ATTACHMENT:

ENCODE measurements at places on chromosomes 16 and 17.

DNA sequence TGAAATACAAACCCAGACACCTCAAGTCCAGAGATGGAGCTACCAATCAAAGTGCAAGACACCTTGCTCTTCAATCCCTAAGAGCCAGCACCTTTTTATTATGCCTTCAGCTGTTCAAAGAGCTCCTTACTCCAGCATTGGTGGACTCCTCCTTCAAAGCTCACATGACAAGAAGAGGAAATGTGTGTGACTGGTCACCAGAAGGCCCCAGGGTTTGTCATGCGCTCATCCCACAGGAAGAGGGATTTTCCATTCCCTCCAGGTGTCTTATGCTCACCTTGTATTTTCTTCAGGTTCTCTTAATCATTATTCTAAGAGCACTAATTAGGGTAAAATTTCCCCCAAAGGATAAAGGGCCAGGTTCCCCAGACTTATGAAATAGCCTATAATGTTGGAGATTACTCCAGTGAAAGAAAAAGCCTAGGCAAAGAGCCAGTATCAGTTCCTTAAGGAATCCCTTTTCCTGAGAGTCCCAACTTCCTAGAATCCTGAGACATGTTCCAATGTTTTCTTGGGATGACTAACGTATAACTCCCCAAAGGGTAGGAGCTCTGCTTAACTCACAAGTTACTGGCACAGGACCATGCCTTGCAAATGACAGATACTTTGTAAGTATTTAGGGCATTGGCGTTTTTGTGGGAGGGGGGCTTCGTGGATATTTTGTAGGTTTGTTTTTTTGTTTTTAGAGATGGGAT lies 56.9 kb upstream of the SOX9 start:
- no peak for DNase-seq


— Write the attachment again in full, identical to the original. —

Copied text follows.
ENCODE measurements at places on chromosomes 16 and 17.

DNA sequence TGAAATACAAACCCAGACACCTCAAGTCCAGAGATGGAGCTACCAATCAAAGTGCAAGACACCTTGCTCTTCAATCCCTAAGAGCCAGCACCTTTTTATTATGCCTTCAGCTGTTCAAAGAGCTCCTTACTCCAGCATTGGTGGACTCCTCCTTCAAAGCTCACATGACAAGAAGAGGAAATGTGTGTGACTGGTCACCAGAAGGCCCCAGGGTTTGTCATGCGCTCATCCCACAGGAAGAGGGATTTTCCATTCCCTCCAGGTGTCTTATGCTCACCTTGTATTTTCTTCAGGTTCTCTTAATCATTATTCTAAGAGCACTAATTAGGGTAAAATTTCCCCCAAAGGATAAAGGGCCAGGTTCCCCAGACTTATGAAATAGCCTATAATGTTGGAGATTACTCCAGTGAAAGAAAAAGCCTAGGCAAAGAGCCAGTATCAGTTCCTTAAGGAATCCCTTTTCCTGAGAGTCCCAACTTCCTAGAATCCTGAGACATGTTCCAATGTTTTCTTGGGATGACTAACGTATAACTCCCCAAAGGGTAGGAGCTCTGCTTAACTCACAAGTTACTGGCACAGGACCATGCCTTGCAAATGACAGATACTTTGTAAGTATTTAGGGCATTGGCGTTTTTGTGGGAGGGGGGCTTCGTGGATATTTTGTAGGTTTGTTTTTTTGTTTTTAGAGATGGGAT lies 56.9 kb upstream of the SOX9 start:
- no peak for DNase-seq